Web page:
Insects suffer from fluctuating temperatures this winter in Alberta
Insects such as caterpillars burrow deep into the ground to survive the cold winter months.
Insect mortality rates may increase in Alberta because of the sudden weather fluctuations that have been observed since the beginning of this winter, according to experts.
After freezing cold weather in December, the province experienced snowmelt in the first weeks of February after rising temperatures.
Some have even thought of a early arrival of spring. However, the weather forecast announces further colds of up to -30° Celsius by the end of February.
We're going to have pretty low temperatures ending this month, says Kyle Fougere, meteorologist at Environment and Climate Change Canada.
These abrupt variations are not likely to do any good to insects, points out Peter Heule, supervisor of live animals at the Royal Alberta Museum.
According to the biologist, sudden changes in temperature cause a lot of insect deaths.
“Sometimes overwintering or hibernating is a risky business. »
— Peter Heule, supervisor at the Royal Alberta Museum
Insects such as caterpillars and butterflies can emerge early in long warm spells and perish if they do not find host plants during sudden cooling, adds the expert.
While some insects are able to find their hiding place when temperatures start to drop again, many find themselves trapped, adds Peter Heule.
“But how many are going to be able to find their way back to shelter or maybe get stuck in these cold temperatures.
— Peter Heule, biologist.
During the winter, some insects burrow deep into the ground, waiting for warmer weather.
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Peter Heule is the Live Animal Supervisor at the Royal Alberta Museum. He collects and identifies insects from across Canada for the museum.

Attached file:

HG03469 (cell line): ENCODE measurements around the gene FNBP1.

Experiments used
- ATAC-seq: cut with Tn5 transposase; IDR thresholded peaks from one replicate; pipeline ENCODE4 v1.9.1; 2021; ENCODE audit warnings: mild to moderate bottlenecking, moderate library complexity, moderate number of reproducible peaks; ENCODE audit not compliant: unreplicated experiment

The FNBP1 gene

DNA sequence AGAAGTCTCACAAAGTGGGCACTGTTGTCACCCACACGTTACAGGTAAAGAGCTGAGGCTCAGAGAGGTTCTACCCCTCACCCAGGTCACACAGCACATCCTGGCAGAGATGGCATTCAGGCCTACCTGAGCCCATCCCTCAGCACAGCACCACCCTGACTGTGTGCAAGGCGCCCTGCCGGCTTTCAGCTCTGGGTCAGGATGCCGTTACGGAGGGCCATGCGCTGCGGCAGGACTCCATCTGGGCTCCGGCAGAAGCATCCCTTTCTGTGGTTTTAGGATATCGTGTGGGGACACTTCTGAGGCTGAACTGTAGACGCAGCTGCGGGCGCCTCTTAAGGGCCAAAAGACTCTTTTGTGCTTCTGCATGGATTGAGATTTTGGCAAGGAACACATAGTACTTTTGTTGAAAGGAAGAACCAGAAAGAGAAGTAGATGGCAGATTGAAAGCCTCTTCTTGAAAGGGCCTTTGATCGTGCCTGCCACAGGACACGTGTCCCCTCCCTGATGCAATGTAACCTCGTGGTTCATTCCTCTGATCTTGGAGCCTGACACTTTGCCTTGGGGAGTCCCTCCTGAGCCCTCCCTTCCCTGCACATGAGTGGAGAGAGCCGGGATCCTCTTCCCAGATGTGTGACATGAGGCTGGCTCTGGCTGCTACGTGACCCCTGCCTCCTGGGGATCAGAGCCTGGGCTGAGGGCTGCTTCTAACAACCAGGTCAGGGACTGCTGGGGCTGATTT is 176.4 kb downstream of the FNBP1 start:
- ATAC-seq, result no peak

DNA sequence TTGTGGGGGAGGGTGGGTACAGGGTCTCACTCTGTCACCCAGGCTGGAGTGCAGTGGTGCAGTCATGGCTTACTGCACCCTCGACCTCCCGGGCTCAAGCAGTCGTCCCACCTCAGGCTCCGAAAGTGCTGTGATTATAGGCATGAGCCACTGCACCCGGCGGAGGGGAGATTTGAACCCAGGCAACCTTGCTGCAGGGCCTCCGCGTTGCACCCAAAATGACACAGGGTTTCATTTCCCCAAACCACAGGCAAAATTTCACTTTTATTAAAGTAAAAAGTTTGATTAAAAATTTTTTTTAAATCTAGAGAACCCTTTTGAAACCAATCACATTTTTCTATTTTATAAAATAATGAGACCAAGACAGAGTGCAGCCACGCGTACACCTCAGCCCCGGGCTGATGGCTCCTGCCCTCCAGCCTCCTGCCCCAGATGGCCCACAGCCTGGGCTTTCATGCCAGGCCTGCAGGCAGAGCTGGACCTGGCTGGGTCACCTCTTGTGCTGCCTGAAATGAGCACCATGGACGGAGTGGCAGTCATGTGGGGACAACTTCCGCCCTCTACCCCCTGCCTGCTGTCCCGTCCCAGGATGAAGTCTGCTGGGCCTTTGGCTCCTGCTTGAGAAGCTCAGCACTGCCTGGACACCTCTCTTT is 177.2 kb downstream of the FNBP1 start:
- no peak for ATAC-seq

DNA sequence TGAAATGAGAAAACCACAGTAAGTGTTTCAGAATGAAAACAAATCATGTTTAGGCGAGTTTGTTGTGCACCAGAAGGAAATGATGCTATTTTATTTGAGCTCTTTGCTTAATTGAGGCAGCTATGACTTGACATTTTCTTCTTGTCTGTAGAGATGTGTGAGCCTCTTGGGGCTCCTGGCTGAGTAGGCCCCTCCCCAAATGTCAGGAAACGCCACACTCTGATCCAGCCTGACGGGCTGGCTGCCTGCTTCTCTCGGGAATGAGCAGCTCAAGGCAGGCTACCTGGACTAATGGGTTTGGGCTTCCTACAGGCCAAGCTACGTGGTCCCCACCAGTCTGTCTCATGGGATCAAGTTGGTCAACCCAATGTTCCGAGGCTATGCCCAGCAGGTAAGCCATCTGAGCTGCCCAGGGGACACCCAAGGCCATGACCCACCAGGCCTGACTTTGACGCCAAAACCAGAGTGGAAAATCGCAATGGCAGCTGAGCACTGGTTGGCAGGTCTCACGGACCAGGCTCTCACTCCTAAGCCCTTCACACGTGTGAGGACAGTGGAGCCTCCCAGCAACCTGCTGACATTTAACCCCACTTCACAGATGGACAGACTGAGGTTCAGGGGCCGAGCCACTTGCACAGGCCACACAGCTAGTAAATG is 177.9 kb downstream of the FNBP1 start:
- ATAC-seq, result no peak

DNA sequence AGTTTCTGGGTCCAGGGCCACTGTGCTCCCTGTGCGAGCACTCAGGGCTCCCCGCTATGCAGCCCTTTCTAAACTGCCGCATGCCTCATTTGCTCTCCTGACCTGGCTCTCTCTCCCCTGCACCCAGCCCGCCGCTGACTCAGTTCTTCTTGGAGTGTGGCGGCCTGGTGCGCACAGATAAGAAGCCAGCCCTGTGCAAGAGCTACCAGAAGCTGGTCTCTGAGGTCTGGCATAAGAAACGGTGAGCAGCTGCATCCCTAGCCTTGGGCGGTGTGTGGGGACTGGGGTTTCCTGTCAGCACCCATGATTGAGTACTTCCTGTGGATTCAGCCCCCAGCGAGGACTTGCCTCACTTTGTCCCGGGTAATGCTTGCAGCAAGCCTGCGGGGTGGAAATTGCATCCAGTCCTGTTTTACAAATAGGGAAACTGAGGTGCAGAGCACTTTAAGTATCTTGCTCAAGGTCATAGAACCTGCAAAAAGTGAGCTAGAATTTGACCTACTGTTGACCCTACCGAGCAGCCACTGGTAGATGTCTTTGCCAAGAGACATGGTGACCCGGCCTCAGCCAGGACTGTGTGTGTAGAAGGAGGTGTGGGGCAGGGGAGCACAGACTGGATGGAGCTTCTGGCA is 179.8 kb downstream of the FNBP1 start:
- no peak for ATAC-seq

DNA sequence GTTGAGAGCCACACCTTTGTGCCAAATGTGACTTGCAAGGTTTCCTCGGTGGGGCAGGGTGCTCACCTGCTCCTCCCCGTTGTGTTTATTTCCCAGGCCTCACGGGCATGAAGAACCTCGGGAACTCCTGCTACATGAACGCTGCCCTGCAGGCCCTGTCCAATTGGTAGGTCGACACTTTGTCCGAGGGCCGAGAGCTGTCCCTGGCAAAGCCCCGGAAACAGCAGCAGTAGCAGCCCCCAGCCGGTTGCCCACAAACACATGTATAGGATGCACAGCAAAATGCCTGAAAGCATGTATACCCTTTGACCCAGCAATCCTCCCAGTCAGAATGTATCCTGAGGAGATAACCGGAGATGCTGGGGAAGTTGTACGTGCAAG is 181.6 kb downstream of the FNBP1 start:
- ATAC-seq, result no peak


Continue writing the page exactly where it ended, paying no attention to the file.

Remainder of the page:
Our wolf spiders, our springtails – a lot of different things are active under the snow, says Peter Heule.< /p>
Wolf spiders remain active through the winter, sheltering under snow or leaf litter during the colder months.
Invertebrates survive by producing a kind of antifreeze or cryoprotectant in their bodies.
Antifreeze allows body tissues to remain liquid even when we are below zero. , he says.
Even with these adaptations, insects also need a layer of insulation, seeking refuge just under the snow or leaf litter of a yard.
There are ways protect insects that are beneficial to plant growth in backyards during winter variability, such as snowmelt. Peter Heule lets know that there are tricks that can protect the insects you want in your yard to help your plants grow.
“Put dead leaves in garden beds so that it is a more reliable cover than snow. Many [insects] use this protection. »
— Peter Heule, Royal Alberta Museum.
It's not until next spring that we will know precisely how much the insect population has been impacted by recent temperature fluctuations in Alberta, concludes the expert.
With information from Christy Climenhaga